The Turkish National Defense Ministry said on Wednesday it has begun withdrawing its forces from Afghanistan, where they have been stationed since 2002 under authorization from the United Nations and the North Atlantic Treaty Organization (NATO).
“Turkish Armed Forces are returning to our homeland with the pride of successfully fulfilling the task entrusted to them,” the Defense Ministry said. Among other tasks, the Turkish military was in charge of security at Kabul’s international airport.
The Kabul airport remains a chaotic and deadly disaster area, with terrified Afghans walking through sewage to evade whip-wielding Taliban patrols and evacuation flights leaving mostly empty because the gates are blocked by armed militants, so it sounds a little odd for the Turkish government to proudly boast of a job well done.
The Turkish Defense Ministry said the military evacuation began after “evaluating the current situation and conditions” in Afghanistan. It stated that the military had evacuated 1,129 Turkish civilians by the time withdrawal began.
In July, Turkey offered to take responsibility for security at Hamid Karzai International Airport in Kabul after other NATO forces withdrew. About 500 Turkish troops were stationed in Afghanistan at the time.
Turkey argued that, as NATO’s only Muslim-majority nation and the only one to maintain cordial diplomatic relations with the Taliban, it would be well suited to provide airport security for what was then envisioned as a hybrid government, rather than an outright Taliban conquest of the entire country.
The Taliban firmly stated that it expected Turkey to withdraw its forces along with the rest of NATO. Taliban spokesman Zabihullah Mujahid repeated that demand on Tuesday.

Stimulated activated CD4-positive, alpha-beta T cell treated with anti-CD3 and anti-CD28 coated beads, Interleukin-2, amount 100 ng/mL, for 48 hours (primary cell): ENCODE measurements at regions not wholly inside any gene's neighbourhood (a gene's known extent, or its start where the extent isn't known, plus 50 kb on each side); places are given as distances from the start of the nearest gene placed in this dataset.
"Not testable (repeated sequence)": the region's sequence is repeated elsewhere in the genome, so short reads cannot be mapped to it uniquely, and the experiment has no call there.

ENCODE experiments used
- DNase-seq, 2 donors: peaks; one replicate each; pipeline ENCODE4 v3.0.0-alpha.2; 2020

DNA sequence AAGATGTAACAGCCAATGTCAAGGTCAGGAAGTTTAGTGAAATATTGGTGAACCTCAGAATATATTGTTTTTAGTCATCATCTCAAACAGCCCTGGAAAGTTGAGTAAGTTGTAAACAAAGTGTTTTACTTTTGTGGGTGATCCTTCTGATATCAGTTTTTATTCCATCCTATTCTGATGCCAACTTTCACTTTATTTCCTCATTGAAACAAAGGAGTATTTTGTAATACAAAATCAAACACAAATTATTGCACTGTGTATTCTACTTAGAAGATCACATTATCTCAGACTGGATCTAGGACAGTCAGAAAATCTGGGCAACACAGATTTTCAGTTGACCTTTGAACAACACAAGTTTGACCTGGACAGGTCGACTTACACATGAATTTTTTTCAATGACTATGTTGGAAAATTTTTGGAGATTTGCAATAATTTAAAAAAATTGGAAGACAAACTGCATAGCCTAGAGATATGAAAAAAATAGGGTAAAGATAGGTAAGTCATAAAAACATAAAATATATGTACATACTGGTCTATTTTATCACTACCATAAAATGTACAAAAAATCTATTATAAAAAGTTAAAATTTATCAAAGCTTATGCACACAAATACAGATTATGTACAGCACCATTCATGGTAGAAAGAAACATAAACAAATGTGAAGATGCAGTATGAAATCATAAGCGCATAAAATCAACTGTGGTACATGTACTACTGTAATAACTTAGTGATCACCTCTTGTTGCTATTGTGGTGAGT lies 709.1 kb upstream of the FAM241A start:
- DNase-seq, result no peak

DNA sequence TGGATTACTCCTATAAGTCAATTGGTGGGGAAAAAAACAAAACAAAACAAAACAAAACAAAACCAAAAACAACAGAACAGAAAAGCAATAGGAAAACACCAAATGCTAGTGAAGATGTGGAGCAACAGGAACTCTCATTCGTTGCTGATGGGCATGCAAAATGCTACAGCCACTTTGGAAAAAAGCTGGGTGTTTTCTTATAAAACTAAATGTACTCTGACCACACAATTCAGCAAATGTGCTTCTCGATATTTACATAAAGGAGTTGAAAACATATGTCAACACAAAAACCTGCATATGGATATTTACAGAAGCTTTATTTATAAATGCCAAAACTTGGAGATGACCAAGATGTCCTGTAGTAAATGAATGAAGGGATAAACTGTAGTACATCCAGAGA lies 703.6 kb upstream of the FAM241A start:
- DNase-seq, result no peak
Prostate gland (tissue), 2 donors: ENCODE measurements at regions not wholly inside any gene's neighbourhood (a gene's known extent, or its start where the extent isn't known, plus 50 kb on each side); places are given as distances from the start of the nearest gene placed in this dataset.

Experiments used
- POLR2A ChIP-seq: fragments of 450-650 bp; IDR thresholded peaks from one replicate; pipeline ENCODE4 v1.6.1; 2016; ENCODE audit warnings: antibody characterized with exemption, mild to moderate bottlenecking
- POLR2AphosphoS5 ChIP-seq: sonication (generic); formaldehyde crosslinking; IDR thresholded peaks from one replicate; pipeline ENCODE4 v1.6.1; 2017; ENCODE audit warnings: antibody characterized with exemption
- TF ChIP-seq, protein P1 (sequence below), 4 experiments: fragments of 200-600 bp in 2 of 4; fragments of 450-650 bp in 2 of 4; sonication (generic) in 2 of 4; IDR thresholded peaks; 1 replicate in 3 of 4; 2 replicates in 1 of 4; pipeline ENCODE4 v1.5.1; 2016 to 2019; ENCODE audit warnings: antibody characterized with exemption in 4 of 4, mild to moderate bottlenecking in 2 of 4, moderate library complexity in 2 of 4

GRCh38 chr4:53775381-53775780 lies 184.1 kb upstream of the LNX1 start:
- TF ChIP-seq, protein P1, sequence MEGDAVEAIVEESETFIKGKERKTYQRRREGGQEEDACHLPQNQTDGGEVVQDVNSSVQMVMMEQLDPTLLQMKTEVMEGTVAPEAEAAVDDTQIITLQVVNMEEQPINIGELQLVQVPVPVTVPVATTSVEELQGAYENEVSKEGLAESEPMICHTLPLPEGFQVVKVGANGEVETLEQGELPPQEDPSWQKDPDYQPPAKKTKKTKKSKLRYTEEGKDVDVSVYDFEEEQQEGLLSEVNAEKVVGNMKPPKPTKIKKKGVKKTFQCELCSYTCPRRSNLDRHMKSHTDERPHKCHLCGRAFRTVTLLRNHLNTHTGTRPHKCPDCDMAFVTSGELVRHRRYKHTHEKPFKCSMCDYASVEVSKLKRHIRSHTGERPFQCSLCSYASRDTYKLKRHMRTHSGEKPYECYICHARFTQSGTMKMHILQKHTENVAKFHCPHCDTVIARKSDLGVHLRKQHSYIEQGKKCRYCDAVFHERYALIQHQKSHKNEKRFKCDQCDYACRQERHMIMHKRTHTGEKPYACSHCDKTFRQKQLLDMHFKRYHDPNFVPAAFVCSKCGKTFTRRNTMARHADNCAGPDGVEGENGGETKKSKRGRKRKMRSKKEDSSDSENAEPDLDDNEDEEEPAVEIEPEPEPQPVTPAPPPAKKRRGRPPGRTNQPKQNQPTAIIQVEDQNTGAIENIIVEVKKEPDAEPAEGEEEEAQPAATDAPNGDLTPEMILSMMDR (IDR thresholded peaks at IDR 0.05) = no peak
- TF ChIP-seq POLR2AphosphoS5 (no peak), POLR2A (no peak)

“We want good relations with Turkey, but we don’t want their soldiers in Afghanistan. There is no need for Turkish troops in Afghanistan, we are more than capable of securing the Kabul airport ourselves,” Mujahid said.
According to Middle East Eye when it reported Mujahid’s statement, the “overwhelming feeling in Ankara” was that “a senior-level meeting between Turkish and Taliban officials would reconcile the parties,” but apparently that overwhelming feeling has passed.
The Taliban did, however, request Turkish technical support to keep the Kabul airport running after its troops have withdrawn. A senior Turkish official acknowledged the request on Tuesday but expressed some misgivings, saying it would be a “risky job” for Turks to work at the airport without Turkish military protection.
“We are welcoming the messages from the leaders of the Taliban with cautious optimism for now,” Turkish President Recep Tayyip Erdogan said on Wednesday. “Not the Taliban’s words but its activities, actions and the steps it will take will determine how the process ahead of us in Afghanistan will be shaped.”
Turkey refused Europe’s call to accept Afghan refugees on Tuesday, stating that it already hosts five million refugees from the Syrian civil war and cannot handle any more. Instead, Turkey deployed more troops to its border with Iran to repel the growing tide of refugees from Afghanistan.